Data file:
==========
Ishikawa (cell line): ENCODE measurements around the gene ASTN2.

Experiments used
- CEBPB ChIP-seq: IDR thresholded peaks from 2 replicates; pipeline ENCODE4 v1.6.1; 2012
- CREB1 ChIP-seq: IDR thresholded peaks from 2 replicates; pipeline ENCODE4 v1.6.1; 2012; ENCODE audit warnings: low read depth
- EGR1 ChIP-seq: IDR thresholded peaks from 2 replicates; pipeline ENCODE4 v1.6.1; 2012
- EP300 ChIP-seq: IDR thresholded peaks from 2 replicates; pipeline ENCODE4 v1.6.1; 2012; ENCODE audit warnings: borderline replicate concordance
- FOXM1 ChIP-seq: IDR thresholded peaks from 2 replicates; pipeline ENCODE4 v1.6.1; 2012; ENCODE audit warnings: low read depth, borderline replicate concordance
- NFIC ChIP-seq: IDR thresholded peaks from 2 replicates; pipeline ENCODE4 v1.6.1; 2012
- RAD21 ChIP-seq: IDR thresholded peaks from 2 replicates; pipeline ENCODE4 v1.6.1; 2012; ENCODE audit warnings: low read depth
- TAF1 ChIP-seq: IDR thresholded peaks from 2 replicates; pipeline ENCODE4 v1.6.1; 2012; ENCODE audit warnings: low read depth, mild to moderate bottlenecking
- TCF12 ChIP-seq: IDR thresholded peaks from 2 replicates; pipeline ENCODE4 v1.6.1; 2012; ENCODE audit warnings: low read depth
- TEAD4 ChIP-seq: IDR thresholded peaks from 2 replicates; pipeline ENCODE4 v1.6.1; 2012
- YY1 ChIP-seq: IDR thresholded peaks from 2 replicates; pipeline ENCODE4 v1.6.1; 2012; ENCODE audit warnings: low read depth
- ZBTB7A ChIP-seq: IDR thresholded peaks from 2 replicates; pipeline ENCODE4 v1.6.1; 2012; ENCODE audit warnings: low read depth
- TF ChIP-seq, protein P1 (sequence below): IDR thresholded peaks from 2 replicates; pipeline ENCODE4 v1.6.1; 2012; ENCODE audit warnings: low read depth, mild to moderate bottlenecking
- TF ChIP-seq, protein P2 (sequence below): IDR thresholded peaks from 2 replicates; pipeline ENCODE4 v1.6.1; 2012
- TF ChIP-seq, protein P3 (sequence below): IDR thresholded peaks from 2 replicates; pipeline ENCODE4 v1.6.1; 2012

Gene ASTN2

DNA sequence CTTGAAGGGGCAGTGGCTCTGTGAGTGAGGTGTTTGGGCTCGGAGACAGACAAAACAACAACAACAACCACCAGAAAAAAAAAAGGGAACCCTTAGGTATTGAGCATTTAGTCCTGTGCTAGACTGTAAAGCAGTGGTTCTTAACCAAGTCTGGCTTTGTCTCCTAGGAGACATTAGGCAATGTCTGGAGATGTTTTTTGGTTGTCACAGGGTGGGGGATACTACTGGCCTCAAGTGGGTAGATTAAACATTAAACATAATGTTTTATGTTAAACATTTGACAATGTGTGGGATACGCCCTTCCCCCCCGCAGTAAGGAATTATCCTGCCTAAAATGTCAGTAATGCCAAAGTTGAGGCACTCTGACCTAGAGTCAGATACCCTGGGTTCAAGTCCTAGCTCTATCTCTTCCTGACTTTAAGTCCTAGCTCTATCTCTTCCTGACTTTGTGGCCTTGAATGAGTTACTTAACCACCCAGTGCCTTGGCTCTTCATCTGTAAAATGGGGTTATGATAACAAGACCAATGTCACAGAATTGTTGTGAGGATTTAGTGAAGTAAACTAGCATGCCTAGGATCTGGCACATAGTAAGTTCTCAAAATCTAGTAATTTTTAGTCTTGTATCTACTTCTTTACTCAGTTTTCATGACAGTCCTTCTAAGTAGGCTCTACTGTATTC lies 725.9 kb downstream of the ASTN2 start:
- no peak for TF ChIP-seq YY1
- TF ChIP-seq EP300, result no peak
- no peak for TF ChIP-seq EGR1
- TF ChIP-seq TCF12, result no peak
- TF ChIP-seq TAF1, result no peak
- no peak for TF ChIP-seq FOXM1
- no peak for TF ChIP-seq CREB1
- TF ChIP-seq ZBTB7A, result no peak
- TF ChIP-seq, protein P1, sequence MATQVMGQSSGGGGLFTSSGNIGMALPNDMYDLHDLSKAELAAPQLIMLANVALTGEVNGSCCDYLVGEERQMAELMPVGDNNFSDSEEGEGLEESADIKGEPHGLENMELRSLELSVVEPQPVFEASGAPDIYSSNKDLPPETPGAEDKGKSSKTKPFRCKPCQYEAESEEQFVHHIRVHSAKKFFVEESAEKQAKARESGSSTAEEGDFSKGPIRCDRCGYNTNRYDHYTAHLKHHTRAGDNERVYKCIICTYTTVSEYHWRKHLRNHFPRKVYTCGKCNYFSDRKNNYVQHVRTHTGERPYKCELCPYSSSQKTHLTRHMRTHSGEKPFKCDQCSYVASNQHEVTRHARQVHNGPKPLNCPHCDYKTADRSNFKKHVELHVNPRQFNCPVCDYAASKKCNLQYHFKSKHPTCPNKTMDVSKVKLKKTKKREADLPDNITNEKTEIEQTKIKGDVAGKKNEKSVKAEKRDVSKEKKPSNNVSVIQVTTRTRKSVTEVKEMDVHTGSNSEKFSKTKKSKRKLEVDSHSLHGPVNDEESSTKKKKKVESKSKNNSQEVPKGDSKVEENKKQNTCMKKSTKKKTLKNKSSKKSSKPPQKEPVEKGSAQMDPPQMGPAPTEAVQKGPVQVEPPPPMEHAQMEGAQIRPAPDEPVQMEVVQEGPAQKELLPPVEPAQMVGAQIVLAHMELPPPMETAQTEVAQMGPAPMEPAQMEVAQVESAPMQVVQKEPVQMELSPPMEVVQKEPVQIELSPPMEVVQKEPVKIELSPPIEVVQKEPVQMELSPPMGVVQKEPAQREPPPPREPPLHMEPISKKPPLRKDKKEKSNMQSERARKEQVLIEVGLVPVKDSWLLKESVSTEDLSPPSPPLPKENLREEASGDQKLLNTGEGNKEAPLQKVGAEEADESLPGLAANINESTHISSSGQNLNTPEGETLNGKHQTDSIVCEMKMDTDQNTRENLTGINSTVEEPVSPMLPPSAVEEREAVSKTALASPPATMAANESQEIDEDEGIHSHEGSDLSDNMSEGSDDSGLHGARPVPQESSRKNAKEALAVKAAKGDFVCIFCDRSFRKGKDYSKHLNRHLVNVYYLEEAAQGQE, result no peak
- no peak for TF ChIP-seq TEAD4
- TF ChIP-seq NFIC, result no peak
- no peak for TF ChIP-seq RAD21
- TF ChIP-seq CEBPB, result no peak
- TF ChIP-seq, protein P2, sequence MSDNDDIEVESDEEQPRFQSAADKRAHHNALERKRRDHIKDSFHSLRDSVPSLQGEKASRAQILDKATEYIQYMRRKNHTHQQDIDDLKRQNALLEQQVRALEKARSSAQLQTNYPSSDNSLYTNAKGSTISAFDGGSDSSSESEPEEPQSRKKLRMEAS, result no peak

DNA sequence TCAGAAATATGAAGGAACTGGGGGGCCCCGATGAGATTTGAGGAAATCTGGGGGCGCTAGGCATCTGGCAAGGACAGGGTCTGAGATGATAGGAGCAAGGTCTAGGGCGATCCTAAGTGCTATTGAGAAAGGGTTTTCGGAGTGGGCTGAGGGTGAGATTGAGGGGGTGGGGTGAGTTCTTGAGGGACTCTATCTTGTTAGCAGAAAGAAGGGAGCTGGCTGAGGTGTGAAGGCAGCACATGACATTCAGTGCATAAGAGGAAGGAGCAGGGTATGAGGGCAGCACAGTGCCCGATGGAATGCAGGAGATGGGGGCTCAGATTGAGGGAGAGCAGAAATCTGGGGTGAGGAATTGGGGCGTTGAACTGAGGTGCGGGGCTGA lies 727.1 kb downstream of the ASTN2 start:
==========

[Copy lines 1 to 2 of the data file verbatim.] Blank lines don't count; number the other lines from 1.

Ishikawa (cell line): ENCODE measurements around the gene ASTN2.

Experiments used